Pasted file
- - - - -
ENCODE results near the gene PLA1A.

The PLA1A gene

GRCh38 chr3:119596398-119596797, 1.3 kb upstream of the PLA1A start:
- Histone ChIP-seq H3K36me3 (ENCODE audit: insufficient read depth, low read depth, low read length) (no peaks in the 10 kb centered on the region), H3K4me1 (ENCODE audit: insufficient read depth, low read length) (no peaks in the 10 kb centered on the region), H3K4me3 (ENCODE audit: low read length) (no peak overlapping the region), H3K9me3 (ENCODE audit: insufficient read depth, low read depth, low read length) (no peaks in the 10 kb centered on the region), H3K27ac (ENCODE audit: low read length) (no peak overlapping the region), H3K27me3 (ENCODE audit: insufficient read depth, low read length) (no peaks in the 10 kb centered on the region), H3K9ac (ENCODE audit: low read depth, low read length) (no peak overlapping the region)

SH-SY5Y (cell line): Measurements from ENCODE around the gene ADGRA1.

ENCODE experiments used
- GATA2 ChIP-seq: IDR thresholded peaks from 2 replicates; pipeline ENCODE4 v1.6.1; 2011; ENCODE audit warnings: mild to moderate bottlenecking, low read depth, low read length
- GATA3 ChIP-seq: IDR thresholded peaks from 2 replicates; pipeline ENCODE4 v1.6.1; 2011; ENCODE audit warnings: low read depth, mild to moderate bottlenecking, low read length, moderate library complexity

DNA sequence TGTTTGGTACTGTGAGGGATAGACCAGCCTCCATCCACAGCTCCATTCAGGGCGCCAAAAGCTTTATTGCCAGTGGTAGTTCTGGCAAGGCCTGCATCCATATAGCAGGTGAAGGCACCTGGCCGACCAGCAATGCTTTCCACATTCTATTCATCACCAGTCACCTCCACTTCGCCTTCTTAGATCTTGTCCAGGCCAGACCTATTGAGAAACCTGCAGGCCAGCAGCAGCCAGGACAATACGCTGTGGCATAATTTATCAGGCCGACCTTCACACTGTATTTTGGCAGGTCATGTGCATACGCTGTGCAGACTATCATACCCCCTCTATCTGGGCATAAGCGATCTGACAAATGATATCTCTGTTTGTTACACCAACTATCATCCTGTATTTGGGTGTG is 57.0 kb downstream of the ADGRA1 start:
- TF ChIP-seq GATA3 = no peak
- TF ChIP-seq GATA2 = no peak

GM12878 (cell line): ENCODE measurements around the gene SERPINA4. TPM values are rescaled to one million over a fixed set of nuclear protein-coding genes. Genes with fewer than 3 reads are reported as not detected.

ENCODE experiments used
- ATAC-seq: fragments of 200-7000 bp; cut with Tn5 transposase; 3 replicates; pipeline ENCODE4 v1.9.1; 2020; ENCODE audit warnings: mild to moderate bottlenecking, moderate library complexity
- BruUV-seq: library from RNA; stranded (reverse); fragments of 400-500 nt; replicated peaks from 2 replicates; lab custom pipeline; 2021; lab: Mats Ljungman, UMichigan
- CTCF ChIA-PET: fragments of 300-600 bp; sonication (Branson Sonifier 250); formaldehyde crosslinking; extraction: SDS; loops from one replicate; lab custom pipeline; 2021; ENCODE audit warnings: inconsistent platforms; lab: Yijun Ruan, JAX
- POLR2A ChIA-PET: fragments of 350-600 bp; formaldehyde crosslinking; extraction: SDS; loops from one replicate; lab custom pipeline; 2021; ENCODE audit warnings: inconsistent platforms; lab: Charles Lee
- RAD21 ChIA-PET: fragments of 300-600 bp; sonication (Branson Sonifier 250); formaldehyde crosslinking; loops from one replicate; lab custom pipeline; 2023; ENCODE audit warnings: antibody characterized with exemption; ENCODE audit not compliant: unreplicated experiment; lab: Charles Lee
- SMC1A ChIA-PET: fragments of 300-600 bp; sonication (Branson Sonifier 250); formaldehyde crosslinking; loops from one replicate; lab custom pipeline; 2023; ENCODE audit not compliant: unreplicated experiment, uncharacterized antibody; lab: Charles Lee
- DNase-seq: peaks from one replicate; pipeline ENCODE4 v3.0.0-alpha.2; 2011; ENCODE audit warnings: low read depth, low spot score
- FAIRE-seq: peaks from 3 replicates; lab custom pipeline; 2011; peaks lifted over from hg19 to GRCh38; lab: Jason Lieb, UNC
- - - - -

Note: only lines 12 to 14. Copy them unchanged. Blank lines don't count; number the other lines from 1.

GM12878 (cell line): ENCODE measurements around the gene SERPINA4. TPM values are rescaled to one million over a fixed set of nuclear protein-coding genes. Genes with fewer than 3 reads are reported as not detected.

ENCODE experiments used
- ATAC-seq: fragments of 200-7000 bp; cut with Tn5 transposase; 3 replicates; pipeline ENCODE4 v1.9.1; 2020; ENCODE audit warnings: mild to moderate bottlenecking, moderate library complexity